Who Will Survive and Who Will Fail? Part 1 of 3
There has been a lot of talk lately about the potential for a global recession in the near future from which North America would not be exempt. The conversation almost always focuses on the negative aspect this will have on businesses. As someone who has lived and worked through two significant recessions in Canada, one of these on a bank collection team dealing with the consequences of a recession, I have learnt a lot about who survives and who fails. Yes! There are businesses that survive recessions and some who even enjoy great success during them. So, what differentiates the survivors from the failures?
Recessions quickly point out those who can really manage a business and those who have succeeded despite themselves. The counter intuitive truth is that businesses can still make money during a recession if the business has been positioned properly before the recession hits. It is very hard to reposition the business properly on the fly once the recession is actually taking place. In many ways the successful businesses are contrarians. During “normal” economic conditions, they are already positioning themselves as though they were in a recession looking for ways to make the business more efficient and looking for places where they can reduce costs while still being successful.
Your attitude is the difference maker. The businesses that survived did not pay attention to the doom and gloom being disseminated by the various media sources. They did not pay attention to all the stories of businesses failing and believed that they were destined to the same fate but rather they told themselves that this was an opportunity because of the decreased competition. They recognised that they could take advantage of assets and inventory being sold at fire sale prices. In many ways, positioning themselves for the eventual turnaround. Attitude and perception are vital to success. Take unemployment rates for example, one could think “Wow, the unemployment rate is 7-10%” instead change your perception, think “Great, 90-93% of people are employed”, which is still a significant market as they still buy goods and services.
Liquidity, liquidity, liquidity. Businesses that survived the recession were business that realised that cash is all important and focused as much on cash flow as profitability. They relied on cash rather than debt to operate their businesses. During a recession this becomes even more important, as if you rely heavily on debt, then in effect you are letting your financial institution determine your future. Most loans done by financial institution are done on a demand basis and since the institution’s primary responsibility is to their shareholders, they tend to become very conservative during recessions, especially if there is a negative outlook for a particular region and/or industry. There is a common saying in financial institutions which states that “your first loss is your least loss” which means even if they suspect any problems, even if your business is holding its own, they will act very quickly and could demand your loan. The moral of this story is to reduce your borrowing in times such as these to the bare minimum and focus on cash flow.
many small businesses are started during recessions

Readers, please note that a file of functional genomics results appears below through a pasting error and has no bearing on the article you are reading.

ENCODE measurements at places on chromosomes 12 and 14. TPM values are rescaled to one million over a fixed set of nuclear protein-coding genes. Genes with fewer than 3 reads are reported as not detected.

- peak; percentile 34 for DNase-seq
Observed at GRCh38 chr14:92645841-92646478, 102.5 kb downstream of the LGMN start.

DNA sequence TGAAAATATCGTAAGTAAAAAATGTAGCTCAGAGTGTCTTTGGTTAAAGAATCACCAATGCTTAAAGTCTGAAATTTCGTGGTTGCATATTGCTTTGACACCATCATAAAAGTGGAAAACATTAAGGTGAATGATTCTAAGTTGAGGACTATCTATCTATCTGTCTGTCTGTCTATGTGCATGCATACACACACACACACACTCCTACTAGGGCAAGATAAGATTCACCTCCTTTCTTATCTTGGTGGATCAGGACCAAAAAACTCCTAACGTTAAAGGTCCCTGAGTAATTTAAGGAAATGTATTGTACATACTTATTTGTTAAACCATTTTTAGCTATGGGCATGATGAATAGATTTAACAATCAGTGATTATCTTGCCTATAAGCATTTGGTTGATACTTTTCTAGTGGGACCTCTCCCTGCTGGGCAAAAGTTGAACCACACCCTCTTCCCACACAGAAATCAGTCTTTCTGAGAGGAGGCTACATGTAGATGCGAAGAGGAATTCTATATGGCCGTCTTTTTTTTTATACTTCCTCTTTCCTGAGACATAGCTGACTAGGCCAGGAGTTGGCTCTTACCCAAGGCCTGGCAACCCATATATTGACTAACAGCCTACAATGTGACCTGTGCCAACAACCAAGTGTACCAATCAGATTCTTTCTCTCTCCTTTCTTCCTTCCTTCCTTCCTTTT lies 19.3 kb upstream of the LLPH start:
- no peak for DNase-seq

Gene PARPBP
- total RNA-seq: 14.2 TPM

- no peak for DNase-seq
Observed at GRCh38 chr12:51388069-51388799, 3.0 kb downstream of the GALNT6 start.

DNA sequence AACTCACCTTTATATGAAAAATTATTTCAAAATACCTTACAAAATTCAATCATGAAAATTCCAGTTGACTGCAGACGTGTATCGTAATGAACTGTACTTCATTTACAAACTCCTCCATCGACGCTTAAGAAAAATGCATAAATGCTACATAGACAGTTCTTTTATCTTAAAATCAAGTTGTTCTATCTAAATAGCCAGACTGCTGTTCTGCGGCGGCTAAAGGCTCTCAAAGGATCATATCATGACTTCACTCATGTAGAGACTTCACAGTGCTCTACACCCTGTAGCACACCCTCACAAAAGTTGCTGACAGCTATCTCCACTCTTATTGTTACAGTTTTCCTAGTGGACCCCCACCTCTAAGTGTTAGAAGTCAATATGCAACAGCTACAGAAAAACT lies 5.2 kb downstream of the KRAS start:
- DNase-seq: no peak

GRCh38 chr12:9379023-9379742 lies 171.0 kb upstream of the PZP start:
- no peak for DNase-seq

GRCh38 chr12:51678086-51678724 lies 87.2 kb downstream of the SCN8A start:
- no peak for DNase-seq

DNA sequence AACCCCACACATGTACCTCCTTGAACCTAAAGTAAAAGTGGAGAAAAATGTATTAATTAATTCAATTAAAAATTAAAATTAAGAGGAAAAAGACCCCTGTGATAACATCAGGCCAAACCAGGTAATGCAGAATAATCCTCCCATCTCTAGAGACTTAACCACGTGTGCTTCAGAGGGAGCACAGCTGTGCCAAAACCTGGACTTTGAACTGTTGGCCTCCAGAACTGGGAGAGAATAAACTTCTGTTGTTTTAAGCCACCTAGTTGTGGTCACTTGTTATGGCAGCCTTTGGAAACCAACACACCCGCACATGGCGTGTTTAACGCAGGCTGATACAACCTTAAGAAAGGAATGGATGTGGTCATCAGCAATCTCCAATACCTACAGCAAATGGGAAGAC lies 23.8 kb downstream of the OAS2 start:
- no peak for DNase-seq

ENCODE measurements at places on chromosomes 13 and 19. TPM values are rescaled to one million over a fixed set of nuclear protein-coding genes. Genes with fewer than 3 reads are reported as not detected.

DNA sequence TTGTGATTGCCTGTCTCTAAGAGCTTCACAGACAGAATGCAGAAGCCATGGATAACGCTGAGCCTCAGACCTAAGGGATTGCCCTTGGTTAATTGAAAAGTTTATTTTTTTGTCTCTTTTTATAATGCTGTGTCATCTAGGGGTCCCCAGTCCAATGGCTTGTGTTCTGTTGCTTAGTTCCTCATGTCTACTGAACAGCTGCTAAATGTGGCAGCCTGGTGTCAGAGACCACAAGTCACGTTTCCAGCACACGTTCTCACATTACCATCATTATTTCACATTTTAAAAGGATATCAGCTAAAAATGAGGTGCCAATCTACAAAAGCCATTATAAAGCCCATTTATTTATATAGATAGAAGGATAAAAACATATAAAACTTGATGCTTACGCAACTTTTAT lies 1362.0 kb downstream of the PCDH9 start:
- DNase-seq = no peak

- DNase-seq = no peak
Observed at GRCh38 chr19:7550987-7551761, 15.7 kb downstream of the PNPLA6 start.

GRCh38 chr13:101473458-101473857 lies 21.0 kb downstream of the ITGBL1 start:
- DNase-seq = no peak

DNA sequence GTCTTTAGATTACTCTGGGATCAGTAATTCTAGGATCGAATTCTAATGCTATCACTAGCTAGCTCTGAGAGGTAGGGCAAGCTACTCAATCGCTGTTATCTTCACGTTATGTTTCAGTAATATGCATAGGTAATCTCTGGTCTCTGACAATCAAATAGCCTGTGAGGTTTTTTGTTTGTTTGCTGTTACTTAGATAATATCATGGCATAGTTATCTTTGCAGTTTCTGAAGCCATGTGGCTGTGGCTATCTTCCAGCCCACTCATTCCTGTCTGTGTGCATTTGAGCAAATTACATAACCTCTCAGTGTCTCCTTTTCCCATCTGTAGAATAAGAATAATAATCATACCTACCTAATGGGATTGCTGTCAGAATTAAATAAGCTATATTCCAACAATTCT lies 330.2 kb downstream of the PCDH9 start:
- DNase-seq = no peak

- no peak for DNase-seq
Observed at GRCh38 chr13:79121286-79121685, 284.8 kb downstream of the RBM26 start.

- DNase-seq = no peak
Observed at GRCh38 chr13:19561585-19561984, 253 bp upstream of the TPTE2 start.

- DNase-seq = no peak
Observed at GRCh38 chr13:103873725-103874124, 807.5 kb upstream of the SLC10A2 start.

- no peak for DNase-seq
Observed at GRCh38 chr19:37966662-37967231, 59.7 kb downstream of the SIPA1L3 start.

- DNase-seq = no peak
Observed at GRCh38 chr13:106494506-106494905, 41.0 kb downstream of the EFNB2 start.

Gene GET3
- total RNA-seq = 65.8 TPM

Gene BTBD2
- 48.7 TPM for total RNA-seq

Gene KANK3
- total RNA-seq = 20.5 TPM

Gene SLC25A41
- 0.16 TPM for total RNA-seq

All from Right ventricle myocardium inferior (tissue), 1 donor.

and that these businesses have a higher survival rate than those
started during so called normal times
It is important to know your customers and their buying habits and how they are likely to change during a recession. This will enable you to better manage your inventory and avoid overstocking items that will not sell. During a recession this becomes particularly important because often the first thought is that people will shop for the cheapest product they can find. However, past experience has shown that it is not unusual for buyers to move upscale rather than downscale, preferring to shop for quality items that will last longer. But the key fact is that they continue to buy just not as frequently. That’s not to say that some customers will not look for bargains. The key is to be clear where you want to fit.
Be flexible and ready to take advantage of new opportunities that inherently arise during these times. However, before you chase them, always ask how will this effect my cash flow. These new opportunities may be products better suited to the new economic situation or opportunities to buy your competitors products or assets at bargain prices or many other opportunities that are there if you look closely enough.
Look beyond what costs you can reduce. Also look at what costs you should as a minimum maintain and maybe even increase. For example, in a recession you are competing in a shrinking market and competition for what market share remains is fierce. Therefore, you have to work harder to stand out and by default that means you may have to spend more to make sure that you get your share or better of this shrinking market.
So, my message is this. Don’t fear the next recession, plan and prepare for it and be one of those who come out of it not only alive but stronger than ever. Most importantly do not get caught up in all the doom and gloom, believe in yourself, get liquid and you will come out of it not only alive but stronger than ever and well positioned to take advantage of the opportunities that will be open for you.
Remember, though many businesses failed, many more survived and not only survived but thrived.
For more information or to receive advice, please contact The Joyce Group Inc. at firstname.lastname@example.org or call (403) 818-1289